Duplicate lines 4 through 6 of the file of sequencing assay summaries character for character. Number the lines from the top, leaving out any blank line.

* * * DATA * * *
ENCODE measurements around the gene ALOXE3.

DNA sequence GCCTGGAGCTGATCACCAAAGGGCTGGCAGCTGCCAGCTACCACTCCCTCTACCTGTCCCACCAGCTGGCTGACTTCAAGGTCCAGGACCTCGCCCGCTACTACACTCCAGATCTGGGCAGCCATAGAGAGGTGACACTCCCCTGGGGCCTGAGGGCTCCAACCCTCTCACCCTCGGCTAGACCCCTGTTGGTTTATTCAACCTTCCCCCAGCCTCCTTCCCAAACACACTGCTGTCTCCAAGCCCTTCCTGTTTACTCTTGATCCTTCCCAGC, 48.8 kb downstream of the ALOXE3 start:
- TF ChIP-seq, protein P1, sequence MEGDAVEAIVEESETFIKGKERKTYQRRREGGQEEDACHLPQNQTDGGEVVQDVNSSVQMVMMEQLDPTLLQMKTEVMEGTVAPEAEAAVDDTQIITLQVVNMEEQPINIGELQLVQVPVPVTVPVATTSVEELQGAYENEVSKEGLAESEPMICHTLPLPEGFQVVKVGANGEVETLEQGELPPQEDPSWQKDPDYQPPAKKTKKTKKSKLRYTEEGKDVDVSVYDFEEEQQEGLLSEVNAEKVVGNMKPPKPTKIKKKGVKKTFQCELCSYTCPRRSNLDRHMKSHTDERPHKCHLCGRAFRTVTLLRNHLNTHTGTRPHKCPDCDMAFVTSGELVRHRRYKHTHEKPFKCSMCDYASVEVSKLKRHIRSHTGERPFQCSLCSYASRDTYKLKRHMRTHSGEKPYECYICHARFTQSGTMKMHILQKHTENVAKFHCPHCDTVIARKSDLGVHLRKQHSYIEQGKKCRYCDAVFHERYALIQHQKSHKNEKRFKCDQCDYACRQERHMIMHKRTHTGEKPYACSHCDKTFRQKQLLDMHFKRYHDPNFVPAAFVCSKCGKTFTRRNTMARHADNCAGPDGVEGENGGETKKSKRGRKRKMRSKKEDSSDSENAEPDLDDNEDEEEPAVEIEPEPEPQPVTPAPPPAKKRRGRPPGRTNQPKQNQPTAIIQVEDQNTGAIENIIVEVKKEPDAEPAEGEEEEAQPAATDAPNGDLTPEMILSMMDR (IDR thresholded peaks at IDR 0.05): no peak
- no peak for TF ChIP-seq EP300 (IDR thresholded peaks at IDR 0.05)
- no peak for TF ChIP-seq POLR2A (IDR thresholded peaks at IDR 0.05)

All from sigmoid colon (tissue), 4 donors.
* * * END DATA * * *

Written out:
- no peak for TF ChIP-seq EP300 (IDR thresholded peaks at IDR 0.05)
- no peak for TF ChIP-seq POLR2A (IDR thresholded peaks at IDR 0.05)

All from sigmoid colon (tissue), 4 donors.